How to cite this article:
Rao GR, Ratna Kishore M R, Singh R, Haritha K. Diagnosis of post kala azar dermal leishmaniasis in nonendemic Areas: A clinical challenge. Clin Dermatol Rev 2022;6:56

How to cite this URL:
Rao GR, Ratna Kishore M R, Singh R, Haritha K. Diagnosis of post kala azar dermal leishmaniasis in nonendemic Areas: A clinical challenge. Clin Dermatol Rev [serial online] 2022 [cited 2022 Sep 25];6:56. Available from: https://www.cdriadvlkn.org/text.asp?2022/6/1/56/338577




  Introduction Top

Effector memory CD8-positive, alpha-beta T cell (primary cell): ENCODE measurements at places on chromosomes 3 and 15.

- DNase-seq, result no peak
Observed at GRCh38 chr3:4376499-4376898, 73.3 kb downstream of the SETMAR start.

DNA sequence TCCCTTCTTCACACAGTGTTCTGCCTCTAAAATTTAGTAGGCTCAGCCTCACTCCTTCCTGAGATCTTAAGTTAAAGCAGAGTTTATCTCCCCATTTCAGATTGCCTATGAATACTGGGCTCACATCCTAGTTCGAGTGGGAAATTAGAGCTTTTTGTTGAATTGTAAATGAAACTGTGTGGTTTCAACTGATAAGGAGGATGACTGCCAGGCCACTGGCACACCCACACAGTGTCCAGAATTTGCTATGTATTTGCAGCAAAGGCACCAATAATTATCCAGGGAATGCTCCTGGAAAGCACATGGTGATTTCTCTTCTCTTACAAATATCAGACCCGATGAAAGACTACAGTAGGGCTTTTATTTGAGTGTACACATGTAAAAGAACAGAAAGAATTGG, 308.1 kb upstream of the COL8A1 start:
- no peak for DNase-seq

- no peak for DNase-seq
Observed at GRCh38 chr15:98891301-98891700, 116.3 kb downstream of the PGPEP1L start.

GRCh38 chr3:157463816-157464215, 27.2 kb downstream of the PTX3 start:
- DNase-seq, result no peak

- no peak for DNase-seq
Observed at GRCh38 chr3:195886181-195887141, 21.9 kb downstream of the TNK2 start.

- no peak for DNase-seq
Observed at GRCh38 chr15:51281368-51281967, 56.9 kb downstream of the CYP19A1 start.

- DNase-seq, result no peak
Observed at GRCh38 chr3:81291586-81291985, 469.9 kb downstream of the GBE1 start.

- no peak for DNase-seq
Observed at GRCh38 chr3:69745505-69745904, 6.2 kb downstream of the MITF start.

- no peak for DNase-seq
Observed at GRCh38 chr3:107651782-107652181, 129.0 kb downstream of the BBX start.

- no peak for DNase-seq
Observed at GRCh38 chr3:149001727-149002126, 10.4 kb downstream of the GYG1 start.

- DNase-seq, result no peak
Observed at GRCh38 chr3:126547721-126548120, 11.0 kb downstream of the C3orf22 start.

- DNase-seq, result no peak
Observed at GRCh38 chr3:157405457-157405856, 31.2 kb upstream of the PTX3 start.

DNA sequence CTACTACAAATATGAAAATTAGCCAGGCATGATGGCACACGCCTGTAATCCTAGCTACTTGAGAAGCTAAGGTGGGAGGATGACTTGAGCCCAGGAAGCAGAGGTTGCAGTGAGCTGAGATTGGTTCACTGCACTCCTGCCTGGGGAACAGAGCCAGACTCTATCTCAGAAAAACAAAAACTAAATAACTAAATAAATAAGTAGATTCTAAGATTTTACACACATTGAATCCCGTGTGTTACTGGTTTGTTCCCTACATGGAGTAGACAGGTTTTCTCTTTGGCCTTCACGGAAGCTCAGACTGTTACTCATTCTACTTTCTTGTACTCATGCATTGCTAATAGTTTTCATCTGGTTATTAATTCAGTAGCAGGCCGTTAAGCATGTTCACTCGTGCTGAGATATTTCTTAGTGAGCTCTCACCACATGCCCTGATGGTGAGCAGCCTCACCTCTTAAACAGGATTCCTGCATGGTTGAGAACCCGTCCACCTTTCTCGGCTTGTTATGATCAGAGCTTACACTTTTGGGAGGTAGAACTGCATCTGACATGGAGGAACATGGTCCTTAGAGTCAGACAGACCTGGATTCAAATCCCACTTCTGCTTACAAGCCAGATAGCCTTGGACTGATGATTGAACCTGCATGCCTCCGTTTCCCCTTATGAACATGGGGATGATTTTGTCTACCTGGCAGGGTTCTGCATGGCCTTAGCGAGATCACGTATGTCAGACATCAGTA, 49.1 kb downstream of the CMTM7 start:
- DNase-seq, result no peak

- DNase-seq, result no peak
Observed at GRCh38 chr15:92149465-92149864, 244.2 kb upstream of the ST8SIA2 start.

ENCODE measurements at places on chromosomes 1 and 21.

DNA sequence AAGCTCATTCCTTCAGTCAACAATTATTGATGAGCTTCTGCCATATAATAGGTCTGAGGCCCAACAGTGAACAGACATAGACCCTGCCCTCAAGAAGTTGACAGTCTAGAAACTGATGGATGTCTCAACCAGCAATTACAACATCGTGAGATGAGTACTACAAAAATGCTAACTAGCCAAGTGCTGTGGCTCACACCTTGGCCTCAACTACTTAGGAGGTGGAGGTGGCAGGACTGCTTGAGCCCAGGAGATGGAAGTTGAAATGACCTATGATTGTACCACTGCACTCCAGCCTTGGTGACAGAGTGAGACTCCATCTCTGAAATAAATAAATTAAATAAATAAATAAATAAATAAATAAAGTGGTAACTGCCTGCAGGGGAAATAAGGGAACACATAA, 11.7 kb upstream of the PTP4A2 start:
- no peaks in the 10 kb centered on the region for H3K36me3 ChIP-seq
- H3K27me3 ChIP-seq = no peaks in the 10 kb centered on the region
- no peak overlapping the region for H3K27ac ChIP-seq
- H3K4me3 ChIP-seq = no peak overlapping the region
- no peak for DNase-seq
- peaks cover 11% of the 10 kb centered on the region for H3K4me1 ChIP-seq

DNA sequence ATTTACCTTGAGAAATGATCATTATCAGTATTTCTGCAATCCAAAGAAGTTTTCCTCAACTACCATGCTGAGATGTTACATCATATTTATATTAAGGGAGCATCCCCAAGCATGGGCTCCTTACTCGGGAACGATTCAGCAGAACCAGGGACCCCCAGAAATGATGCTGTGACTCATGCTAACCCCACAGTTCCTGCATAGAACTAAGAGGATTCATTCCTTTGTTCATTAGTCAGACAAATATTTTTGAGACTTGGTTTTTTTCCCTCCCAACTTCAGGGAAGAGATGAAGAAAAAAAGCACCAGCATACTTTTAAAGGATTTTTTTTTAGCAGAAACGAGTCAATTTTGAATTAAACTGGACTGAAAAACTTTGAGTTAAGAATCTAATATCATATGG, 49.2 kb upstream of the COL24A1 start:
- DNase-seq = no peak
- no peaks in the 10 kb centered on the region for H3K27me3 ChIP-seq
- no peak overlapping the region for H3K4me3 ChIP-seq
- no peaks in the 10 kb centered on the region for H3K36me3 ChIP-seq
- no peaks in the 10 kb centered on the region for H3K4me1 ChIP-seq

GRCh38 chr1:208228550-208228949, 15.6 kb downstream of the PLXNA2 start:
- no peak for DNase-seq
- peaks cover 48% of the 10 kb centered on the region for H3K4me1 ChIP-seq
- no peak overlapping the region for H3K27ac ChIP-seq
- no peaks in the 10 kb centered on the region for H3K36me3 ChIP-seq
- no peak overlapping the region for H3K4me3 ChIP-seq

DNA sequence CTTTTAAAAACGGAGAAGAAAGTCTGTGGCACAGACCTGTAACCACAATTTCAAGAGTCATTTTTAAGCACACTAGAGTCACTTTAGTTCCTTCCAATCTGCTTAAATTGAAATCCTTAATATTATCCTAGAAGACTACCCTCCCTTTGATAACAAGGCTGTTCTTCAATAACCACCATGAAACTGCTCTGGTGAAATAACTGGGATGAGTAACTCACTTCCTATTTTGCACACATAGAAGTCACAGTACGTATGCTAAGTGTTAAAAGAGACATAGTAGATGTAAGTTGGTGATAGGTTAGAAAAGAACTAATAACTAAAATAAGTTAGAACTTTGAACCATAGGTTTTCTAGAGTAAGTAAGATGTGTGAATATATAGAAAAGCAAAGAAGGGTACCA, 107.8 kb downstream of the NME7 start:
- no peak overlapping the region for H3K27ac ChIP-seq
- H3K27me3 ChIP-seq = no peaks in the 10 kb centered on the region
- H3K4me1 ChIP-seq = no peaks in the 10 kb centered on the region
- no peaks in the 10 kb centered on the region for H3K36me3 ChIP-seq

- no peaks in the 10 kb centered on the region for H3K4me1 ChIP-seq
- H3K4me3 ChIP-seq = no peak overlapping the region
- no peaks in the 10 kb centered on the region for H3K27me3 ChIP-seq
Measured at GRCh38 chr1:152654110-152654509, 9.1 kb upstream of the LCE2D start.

Post-kala-azar dermal leishmaniasis (PKDL), a neglected complication of visceral leishmaniasis (VL), is caused by Leishmania donovani (LD) transmitted by Phlebotomus sandflies in the Indian subcontinent. It develops in 5%–15% of the treated VL cases[1] within 2–5 years and may persist for as long as 20 years without treatment. In a small portion of cases (6%–10%), no preceding history of VL is available. The highest number of cases was reported from Sudan and Indian subcontinent, especially Bangladesh with a prevalence of up to 16/10,000 population.[2] In India, there is a prevalence of 4.4–7.8/10,000 in endemic areas of Bihar[3] and other endemic areas are Jharkhand, West Bengal, Assam, and Uttar Pradesh. PKDL is almost a forgotten clinical entity and rarely reported from nonendemic areas of the country.[4],[5] We report a case of PKDL in a 52-year-old man from Andhra Pradesh, a nonendemic area, and the challenges we have come across in establishing the diagnosis, treatment, and the burden of these undetected cases on the VL elimination program which are discussed.